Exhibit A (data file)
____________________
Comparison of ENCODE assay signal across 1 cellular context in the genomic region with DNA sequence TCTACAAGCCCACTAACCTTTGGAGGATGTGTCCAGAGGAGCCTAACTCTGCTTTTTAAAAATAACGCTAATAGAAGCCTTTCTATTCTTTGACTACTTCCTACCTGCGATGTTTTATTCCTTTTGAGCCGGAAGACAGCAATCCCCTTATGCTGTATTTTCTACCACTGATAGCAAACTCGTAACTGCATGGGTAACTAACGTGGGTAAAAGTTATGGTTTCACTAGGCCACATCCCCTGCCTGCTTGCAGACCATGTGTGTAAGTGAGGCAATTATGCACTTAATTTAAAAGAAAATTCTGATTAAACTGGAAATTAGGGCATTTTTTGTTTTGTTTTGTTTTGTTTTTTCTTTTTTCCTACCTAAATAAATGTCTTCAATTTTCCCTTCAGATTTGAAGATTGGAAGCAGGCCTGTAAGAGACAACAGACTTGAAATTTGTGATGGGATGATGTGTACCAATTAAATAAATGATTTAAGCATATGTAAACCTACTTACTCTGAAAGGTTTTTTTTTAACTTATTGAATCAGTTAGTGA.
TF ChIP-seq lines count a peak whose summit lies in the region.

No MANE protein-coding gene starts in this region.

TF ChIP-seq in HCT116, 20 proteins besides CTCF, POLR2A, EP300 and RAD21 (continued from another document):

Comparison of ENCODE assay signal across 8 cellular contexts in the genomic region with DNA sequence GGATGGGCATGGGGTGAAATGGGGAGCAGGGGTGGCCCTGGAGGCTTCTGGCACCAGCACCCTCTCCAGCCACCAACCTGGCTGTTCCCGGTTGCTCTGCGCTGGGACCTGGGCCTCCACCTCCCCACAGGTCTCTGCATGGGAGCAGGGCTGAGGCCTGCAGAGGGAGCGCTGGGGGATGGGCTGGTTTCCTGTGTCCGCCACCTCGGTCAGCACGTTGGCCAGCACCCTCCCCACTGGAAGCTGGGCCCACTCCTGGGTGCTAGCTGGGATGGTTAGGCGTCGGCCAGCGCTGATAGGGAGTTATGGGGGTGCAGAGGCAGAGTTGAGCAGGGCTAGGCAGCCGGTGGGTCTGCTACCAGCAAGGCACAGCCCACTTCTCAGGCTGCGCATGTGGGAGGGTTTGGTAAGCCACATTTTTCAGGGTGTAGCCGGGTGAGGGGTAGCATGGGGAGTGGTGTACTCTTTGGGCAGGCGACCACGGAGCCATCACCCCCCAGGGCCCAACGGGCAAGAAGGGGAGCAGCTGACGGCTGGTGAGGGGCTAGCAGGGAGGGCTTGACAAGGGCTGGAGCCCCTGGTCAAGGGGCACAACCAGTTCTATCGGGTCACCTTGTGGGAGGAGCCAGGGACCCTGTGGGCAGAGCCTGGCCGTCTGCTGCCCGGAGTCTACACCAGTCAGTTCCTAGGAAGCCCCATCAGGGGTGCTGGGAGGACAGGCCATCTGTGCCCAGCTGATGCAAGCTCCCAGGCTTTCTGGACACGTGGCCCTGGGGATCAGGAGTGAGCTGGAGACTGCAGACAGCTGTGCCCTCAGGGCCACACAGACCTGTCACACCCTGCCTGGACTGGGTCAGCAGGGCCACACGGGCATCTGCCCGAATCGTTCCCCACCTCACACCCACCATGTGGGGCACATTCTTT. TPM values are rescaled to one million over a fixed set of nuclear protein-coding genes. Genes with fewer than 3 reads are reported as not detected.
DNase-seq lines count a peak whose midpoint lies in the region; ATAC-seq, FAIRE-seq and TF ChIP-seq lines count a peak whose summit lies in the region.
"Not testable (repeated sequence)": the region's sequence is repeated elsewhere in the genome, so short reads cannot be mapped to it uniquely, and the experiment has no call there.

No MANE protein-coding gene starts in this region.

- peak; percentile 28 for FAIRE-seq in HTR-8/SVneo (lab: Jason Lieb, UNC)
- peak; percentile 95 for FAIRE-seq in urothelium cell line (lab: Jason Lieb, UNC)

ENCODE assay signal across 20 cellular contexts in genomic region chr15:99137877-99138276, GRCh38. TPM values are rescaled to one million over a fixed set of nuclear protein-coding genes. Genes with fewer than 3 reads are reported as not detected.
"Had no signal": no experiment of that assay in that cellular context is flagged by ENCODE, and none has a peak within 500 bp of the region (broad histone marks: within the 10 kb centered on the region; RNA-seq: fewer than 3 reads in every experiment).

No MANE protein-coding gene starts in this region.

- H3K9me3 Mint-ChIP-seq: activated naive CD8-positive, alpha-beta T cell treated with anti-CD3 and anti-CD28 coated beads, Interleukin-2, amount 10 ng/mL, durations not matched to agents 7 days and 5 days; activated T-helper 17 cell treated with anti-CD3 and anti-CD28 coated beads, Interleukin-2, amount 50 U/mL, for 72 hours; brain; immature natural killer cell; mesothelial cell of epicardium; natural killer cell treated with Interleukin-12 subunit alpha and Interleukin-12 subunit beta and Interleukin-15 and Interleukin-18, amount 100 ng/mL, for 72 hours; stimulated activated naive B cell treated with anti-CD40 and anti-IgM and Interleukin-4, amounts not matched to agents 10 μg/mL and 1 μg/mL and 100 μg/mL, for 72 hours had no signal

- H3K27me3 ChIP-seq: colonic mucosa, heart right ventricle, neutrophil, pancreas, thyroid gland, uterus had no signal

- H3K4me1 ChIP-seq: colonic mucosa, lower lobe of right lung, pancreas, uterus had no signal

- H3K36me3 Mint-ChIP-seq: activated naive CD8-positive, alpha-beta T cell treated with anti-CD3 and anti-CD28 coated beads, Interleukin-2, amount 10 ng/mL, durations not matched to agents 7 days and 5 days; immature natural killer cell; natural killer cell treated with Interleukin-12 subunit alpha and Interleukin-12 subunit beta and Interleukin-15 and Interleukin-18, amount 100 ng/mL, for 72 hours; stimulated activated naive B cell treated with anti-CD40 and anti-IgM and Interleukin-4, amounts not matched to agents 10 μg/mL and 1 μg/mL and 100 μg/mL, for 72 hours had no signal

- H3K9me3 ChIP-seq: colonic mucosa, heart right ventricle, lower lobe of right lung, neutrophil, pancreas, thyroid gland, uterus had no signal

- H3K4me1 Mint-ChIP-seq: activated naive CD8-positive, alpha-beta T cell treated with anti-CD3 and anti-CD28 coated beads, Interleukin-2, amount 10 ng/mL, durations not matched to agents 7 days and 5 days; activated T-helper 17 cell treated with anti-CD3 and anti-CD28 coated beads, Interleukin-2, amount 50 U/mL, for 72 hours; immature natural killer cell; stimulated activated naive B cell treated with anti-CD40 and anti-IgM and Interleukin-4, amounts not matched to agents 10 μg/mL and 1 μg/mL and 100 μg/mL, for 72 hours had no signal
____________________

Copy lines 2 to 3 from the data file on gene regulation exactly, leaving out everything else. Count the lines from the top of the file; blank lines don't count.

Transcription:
TF ChIP-seq lines count a peak whose summit lies in the region.

No MANE protein-coding gene starts in this region.